If you want to ensure your website is following standard communication protocol and encryption, then this tool will definitely help you out.

3. Intruder

Intruder is an enterprise-level, cloud-based vulnerability scanner. It checks your entire web application for bugs, configuration weaknesses, and missing patches. Your website CMS will also be scanned for common security issues.

Intruder prioritizes issues by assessing the risk associated with them, so that you can patch critical loopholes first, and then move on to the less serious ones.

It also suggests easy to understand remedial measures for each threat, and proactively monitors your systems. Moreover, you can integrate it with applications like Slack or Jira and get notified about the latest threats in your site instantly through messages.

Website Security Audit

Intruder is a paid tool with a 30 day free trial.

The above tools should give a satisfactory analysis of your website’s security posture. There are three more tools I would like to suggest, just in case you want alternatives:

Step 2: Exploitation of Vulnerabilities

Now that you have sufficient knowledge of your website’s security status and the issues it harbors, it is time to deploy Pentest (penetration testing) tools and judge the severity of each vulnerability. For this as well, you can use the following tools to run autonomous scans:

1. Website Vulnerability Scanner by Pentest-Tools

This website vulnerability scanner is an extensive package covering a wide range of threats and security issues. You could say that it is an end-to-end website security audit solution, as it gathers security information and conducts application testing, CMS testing, infrastructure testing, and SSL testing.

The company offers two solutions:

  • Light Scan: the light version conduct a more passive security scan and analyzes aspects like the security of HTTP cookies, server software vulnerabilities, HTTP header configurations, server configurations, SSL certificate, robots.txt file, etc.
  • Full scan: this is a more robust scan that covers everything under light scan and additional areas that check for common web security threats (SQL injections, XSS, OS command Injection), information disclosure issues, outdated JavaScript libraries, and more.

In the light scan, 20 HTTP requests are sent to the server, whereas the Full scan sends up to 10,000 HTTPS requests and conducts thorough testing. You can perform 2 free Full scans to judge the viability of the platform. In order to conduct more scans, you will have to upgrade to the pro version.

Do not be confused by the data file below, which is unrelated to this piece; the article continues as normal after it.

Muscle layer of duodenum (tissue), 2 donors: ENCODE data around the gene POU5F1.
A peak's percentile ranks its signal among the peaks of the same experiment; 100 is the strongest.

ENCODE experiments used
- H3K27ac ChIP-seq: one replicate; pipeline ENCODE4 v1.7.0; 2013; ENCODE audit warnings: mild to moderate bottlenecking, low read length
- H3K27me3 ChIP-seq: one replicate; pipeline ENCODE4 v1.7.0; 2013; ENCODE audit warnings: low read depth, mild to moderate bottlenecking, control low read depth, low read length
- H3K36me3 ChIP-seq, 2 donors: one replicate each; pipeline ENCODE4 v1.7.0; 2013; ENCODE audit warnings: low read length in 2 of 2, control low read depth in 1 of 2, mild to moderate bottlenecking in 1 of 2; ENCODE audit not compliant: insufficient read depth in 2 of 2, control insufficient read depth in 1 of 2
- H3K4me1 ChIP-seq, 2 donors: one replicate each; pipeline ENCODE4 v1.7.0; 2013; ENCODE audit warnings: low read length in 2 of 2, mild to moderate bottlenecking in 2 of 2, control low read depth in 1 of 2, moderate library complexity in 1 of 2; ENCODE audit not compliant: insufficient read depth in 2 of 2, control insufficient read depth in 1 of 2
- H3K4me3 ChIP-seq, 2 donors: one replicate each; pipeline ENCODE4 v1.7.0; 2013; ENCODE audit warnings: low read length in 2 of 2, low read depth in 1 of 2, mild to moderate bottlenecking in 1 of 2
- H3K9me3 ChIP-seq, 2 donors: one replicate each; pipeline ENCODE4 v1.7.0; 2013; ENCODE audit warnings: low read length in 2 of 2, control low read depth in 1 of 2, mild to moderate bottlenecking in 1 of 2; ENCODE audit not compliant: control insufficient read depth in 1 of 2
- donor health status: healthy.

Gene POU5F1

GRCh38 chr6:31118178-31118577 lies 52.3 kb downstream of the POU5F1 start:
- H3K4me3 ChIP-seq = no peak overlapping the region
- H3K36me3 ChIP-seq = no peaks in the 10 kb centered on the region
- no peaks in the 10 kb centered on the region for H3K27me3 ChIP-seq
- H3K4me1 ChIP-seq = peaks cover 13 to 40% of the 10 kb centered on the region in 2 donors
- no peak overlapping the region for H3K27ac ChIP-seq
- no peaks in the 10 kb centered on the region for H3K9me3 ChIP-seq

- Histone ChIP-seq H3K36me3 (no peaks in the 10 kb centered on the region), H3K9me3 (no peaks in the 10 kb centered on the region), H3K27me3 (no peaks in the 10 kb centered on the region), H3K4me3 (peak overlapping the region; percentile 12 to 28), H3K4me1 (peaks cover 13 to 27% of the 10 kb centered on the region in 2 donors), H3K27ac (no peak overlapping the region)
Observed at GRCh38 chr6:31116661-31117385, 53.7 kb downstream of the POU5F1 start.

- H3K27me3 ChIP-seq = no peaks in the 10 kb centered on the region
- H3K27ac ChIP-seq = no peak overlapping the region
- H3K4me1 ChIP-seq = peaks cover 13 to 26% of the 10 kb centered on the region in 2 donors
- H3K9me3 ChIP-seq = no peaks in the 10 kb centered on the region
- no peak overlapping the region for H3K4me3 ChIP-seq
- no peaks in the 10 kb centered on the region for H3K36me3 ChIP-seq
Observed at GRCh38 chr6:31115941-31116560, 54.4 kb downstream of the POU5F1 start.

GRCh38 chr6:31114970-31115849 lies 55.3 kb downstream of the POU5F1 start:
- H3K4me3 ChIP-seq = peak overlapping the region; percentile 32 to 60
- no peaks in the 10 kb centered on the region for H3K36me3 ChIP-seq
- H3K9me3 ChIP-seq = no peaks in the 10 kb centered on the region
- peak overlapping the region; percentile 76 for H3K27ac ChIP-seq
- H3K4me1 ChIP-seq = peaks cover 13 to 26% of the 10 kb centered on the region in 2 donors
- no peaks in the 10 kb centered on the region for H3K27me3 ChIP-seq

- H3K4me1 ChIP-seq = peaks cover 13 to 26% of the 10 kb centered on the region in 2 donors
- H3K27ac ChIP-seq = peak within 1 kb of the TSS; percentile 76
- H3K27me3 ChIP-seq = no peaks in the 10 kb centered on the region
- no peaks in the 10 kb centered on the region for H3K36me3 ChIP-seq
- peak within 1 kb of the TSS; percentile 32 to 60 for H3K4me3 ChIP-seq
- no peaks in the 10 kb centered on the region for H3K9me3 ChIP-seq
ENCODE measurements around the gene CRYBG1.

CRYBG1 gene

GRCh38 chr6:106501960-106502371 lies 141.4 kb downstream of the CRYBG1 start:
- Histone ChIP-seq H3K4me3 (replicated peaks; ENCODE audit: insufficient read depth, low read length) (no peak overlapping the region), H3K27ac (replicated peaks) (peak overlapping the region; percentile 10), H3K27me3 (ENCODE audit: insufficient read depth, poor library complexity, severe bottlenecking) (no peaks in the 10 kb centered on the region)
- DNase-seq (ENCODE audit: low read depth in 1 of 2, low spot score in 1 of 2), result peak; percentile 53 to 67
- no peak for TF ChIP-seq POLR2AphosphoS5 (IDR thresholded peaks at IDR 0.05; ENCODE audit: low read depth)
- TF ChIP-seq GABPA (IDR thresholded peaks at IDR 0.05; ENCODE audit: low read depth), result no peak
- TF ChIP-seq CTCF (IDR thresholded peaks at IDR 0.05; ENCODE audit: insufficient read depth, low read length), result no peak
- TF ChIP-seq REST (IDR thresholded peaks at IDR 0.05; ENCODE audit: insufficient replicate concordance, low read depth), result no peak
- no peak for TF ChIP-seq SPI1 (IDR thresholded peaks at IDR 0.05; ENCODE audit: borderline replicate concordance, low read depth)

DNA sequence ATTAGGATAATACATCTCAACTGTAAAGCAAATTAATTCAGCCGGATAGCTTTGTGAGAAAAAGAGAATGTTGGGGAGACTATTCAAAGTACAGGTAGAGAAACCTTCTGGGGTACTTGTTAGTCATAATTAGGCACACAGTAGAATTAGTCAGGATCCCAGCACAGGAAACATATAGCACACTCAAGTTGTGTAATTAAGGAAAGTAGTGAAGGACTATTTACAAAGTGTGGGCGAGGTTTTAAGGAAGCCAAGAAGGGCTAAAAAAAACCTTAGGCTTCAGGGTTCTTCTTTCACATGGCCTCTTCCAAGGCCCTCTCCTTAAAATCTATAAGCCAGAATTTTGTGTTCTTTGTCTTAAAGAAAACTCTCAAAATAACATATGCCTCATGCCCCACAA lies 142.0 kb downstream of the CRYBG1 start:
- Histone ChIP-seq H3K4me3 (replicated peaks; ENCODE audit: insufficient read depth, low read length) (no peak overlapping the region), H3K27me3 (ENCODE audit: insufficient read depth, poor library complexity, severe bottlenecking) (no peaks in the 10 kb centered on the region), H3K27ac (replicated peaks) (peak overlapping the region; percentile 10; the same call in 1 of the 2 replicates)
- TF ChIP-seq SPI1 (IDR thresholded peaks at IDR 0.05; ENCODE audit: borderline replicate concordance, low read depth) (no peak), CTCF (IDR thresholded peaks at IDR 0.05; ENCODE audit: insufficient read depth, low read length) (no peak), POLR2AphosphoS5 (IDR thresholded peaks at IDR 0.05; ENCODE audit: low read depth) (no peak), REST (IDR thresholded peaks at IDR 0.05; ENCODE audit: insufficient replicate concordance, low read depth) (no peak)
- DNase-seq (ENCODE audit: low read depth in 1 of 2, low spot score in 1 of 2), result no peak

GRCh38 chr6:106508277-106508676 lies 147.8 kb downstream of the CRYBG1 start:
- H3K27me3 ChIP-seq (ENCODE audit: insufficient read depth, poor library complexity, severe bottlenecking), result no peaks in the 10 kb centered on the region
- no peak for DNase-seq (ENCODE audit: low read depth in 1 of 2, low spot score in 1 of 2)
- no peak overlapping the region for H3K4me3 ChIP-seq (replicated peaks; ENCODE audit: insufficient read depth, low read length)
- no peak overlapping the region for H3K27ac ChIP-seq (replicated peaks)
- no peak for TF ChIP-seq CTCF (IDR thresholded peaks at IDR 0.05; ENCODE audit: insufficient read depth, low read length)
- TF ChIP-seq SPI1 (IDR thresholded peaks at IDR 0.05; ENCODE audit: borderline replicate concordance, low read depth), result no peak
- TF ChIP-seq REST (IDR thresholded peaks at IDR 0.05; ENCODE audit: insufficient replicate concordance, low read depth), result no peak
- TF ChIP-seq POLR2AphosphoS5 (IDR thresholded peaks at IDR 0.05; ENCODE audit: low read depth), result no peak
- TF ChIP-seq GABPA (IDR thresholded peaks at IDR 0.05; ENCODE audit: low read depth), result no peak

2. w3af

w3af is a web application attack and audit framework. You can use it to identify more than 200 vulnerabilities like SQL injection, cross-site scripting, guessable credentials, unhandled application errors, DNS spoofing, and PHP misconfigurations.

It is an open-source tool that performs pentests using techniques like payload injection into various kinds of HTTP requests, integrating web and proxy servers into the code, sending fast HTTP requests, etc.

3. MetaSploit
Website Security Audit

Metasploit is an indispensable penetration testing tool used by most web security pros.

Operating Metasploit is easy, you just have to point it towards your target website, pick an exploit, choose which payload to drop, and launch your attack. It has an extensive database that records all kinds of exploits. Once you’ve identified all your weaknesses, you can launch attacks through this tool and determine your store’s risk profile.

Metasploit is the most used pentest framework thanks to the elaborate functionality it offers. It has a command-line interface and automates most pentestive tasks that were previously laborious. It has both open source and paid services.

More and more features get added to Metasploit every year, so if you want to conduct a website security audit for your website, then this tool comes highly recommended and is a must-use!

The above vulnerability exploitation tools should suffice your auditing requirements. If however, you want to explore more, here are some honorary mentions:

Conclusion

A website security audit is a great way to stay at the top of your website’s security status and ensure that you put in your best efforts, and minimize infiltration threats. The best part is that there are a lot of free scanning tools you can find online, empowering website owners the ability to perform audits autonomously with little help from third parties.

If you have any suggestion or feedback, do mention in the comments below!

Read next: 7 Must-Have Security Tools in eCommerce